President Tsai Ing-wen’s (蔡英文) “historical fact of the 1992 meeting” model has failed to provide a “script that could endure examination” and resolve the cross-strait stalemate, Chinese Nationalist Party (KMT) Legislator Wang Jin-pyng (王金平), the former legislative speaker, said yesterday.
Tsai has since her inauguration avoided mentioning the so-called “1992 consensus,” instead referring to a “1992 meeting,” which she said is an undeniable “historical fact.”
Wang said there is a “serious lack of mutual trust” between the Democratic Progressive Party (DPP) and the Chinese Communist Party, as each holds its own unalienable core interests that have turned into “red lines” that cannot be contradicted by the other side.
Photo: Chu Pei-hsung, Taipei Times
“Taiwan’s cross-strait strategic planning will find the most advantageous way out of this limited space. It is a titanic political project and as the DPP has become the ruling party, it should not shun its responsibility to solve the predicament,” he said.
Wang said that while different ruling parties in Taiwan could “draw their own subjective red lines, what matters most is how much objective strength they own to stand fast to keep the red lines.”
The government should not rely on non-establishment experts, but should use the nation’s institutional resources, he said.
“Vague strategy would not give us a way out of the quandary we are in. Tsai proposed a ‘1992 historical fact’ to differentiate herself from former president Ma Ying-jeou’s (馬英九) ‘1992 consensus’ and ‘one China, different interpretations’ framework, but without comprehensive strategic planning, she has failed to substantiate her view, let alone solve the cross-strait impasse,” Wang said.
He said that Taiwan cannot expect the US and Japan to solve the issue of Taiwan’s international participation.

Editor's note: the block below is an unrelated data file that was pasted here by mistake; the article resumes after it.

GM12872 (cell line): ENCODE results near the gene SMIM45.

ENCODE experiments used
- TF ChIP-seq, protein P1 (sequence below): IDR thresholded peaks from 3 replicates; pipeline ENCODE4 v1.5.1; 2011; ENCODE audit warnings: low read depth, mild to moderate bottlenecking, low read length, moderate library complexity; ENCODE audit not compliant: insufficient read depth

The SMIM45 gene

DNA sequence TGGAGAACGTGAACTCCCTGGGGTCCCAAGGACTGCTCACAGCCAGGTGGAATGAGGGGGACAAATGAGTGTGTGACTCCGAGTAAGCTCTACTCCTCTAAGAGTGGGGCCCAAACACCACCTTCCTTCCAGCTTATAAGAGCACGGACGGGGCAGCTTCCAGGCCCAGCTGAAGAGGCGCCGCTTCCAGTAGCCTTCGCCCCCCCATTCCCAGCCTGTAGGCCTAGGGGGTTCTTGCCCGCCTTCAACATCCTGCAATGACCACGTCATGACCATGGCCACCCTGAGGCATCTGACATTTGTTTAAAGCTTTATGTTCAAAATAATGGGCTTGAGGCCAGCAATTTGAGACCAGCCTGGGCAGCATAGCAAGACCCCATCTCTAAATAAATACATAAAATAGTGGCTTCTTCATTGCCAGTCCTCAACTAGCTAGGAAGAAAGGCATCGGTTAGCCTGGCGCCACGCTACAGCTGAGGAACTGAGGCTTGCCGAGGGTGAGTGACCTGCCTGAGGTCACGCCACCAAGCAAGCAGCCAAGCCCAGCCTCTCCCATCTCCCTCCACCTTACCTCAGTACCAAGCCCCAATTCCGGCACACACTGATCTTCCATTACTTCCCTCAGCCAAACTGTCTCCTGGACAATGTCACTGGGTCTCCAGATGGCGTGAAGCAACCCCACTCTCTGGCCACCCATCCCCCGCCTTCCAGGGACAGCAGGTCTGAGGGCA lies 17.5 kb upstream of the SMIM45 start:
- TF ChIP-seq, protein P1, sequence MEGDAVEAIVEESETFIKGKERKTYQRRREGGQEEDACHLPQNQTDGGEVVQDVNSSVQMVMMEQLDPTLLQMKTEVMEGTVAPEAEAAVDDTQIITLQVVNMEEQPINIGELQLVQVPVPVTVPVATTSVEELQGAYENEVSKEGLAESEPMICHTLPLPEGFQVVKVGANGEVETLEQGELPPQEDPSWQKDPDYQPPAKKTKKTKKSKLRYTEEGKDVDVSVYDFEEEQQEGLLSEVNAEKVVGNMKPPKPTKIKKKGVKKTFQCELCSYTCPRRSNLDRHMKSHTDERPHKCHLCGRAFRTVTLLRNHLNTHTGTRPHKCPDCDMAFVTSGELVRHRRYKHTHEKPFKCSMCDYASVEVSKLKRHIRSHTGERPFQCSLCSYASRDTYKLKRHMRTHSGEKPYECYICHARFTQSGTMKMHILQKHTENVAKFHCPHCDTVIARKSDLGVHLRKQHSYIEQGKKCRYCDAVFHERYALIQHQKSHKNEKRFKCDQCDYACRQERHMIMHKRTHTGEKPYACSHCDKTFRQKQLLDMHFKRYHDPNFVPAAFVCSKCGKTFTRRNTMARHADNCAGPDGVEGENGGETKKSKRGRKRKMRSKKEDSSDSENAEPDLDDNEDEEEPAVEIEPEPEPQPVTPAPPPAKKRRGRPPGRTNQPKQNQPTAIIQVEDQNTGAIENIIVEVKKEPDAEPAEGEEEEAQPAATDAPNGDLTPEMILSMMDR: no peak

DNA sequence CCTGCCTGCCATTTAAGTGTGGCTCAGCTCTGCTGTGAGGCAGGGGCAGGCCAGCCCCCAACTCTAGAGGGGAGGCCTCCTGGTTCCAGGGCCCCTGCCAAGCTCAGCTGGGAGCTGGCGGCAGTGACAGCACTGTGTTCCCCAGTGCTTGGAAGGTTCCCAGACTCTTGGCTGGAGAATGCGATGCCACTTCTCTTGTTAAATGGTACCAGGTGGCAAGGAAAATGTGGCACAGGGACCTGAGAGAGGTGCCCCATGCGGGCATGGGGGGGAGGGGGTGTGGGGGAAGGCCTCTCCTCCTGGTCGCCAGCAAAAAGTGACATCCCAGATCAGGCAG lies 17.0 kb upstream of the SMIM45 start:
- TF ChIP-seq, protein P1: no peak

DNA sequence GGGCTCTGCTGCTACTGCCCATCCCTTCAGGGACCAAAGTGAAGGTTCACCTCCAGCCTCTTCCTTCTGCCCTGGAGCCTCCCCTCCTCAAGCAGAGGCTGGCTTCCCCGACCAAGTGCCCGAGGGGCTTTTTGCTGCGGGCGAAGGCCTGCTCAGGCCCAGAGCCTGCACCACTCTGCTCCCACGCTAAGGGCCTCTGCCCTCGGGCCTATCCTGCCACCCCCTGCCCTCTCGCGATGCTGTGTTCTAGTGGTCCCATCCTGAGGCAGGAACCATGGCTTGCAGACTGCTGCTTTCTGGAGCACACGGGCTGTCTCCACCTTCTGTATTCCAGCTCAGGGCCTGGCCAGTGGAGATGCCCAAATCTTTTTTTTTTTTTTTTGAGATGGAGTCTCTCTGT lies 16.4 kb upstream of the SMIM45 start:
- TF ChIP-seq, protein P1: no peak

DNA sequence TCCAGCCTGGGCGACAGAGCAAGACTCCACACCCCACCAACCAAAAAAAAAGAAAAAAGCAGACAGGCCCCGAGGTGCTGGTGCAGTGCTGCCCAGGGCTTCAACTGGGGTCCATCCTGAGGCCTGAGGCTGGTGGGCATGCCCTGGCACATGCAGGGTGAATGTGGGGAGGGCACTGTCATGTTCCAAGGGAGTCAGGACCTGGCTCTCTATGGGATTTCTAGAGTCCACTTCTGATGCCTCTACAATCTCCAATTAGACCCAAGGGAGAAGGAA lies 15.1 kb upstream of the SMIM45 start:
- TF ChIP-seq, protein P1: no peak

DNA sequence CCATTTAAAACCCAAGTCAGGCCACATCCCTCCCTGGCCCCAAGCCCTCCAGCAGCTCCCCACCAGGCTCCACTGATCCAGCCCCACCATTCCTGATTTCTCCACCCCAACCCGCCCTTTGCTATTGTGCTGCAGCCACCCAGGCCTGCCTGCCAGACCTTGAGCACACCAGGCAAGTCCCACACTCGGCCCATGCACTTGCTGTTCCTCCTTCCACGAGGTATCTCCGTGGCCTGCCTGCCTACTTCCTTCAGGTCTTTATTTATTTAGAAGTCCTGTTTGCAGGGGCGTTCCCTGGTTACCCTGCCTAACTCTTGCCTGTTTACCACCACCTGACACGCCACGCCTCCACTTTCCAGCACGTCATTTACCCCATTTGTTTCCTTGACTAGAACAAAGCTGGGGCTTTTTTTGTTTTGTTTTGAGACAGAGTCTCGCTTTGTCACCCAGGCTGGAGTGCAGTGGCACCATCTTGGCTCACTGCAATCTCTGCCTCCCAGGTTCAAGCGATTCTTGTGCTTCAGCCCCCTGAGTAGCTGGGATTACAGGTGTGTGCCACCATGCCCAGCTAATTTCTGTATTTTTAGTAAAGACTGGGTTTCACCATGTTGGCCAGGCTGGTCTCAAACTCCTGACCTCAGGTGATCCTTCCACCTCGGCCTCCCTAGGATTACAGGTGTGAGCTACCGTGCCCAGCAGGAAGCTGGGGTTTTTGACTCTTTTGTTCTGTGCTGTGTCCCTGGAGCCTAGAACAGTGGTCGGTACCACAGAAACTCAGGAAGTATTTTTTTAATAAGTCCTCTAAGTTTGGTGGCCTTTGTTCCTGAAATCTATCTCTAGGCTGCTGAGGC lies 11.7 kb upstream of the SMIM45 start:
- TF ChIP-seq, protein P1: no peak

“Under the administration’s policy that takes a more US and Japan-friendly stance, while keeping its distance from China, Taiwan can no longer negotiate with Beijing, and the government should let the public know the price they have to pay,” he said.
Wang also lashed out at the Ministry of Foreign Affairs’ decision to reduce the number of diplomatic missions.
“It is an incredible policy. When it is likely that Taiwan will face more difficult international challenges, the ministry decides to do away with some overseas offices, which amount to tearing down protective walls with our own hands,” he said.
Wang also called on DPP lawmakers to join the KMT caucus to file a request in the legislature for a constitutional interpretation of the Act Governing the Handling of Ill-gotten Properties by Political Parties and Their Affiliate Organizations (政黨及其附隨組織不當取得財產處理條例), which he said is legally and constitutionally problematic.
For sake of political harmony and to ensure the act’s legitimacy, the DPP should file the request with the KMT, which would then have no reason to protest the handling of its assets.
A request for a constitutional interpretation requires the signatures of the one-third, or 38, of the legislators.
The KMT has only 35 seats and needs to form an alliance with lawmakers from other parties to reach the threshold.
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